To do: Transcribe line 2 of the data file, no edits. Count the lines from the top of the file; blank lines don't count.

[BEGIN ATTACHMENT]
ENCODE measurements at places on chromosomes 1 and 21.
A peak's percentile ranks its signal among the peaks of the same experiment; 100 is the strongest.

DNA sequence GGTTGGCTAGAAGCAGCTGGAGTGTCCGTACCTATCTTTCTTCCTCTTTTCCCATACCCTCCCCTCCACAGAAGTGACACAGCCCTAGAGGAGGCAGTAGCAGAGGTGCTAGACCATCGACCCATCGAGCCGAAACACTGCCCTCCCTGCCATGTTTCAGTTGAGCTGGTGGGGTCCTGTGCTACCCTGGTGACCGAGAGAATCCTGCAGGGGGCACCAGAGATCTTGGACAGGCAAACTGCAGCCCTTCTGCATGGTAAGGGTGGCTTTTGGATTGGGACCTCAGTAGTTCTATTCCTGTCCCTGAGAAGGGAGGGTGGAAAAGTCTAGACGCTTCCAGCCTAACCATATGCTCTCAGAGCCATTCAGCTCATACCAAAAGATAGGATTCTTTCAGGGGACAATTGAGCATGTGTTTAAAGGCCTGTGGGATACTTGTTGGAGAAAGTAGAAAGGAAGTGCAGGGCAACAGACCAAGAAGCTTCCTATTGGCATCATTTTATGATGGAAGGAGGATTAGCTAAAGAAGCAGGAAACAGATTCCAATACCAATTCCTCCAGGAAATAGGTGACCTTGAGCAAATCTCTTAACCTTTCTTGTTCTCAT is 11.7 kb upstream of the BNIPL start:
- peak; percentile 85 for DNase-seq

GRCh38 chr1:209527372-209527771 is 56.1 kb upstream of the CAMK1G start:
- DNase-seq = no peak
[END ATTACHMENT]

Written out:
A peak's percentile ranks its signal among the peaks of the same experiment; 100 is the strongest.